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 Noms's Signature: Boeuf Bourguignon, Coq Au Vin, and Variants

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Noms

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Join date : 2016-02-28
Age : 32
Location : Milwaukee, WI

PostSubject: Noms's Signature: Boeuf Bourguignon, Coq Au Vin, and Variants   Mon Feb 29, 2016 3:30 pm

An upgrade to beef roast - can also be done with venison and skin-on chicken thighs (more about that below). Takes some time and effort up-front, but makes for a hearty Winter dish that fills your house with awesome smells from the slow-cooker.

Ingredients:
-Beef chuck, shoulder, or tip roast, or similar Venison roast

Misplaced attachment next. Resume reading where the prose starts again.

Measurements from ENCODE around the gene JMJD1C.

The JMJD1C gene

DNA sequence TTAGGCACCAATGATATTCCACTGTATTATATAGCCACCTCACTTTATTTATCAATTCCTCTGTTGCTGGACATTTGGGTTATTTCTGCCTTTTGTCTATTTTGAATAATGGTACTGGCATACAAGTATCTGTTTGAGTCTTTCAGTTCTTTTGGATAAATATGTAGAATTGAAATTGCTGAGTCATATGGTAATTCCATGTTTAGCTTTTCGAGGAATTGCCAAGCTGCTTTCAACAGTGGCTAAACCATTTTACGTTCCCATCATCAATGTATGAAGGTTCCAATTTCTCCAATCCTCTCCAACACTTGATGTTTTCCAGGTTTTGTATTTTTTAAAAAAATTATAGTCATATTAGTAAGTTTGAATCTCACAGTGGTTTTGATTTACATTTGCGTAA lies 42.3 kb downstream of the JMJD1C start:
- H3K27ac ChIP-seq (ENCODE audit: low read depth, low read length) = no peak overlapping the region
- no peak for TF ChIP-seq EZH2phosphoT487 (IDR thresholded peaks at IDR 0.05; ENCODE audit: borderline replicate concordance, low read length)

-1/2 to 1 pound thick-cut bacon, cut into lardons (explained below)
-1 cup diced onions
-1 cup celery cut on the bias (45 degree cuts)
-1 cup carrots cut on the bias
-1 cup 1/2" diced potatoes (red, fingerling, butter or yukon)
-1 cup mushrooms, quartered
-4 cloves garlic, finely diced, grated or food processor-ed (avoids garlic fingers)
-1 small can tomato paste
-1/4 cup diced shallots
-1 box (1 liter-ish) of beef broth or stock
-Savory seasoning blend (explained below)
-1 bottle dry red wine (burgundy, côte du rhône, cabernet sauvignon)
-1 sampler bottle (or 2 shots) cognac (Hennessy)

Bacon cut into lardons is basically cut across the grain at about 1/4" spacing, such that you make little ingots that are about the same width as the bacon is thick. To make it easy, freeze it and use a sharp or serrated knife. To make it super easy, use a pair of scissors.

I recommend practicing mise en place (cutting everything and having it ready before you start).

Liberally season the roast with whatever savory blend of spices you like. You can use seasoned salt, but I prefer something a little more robust, like: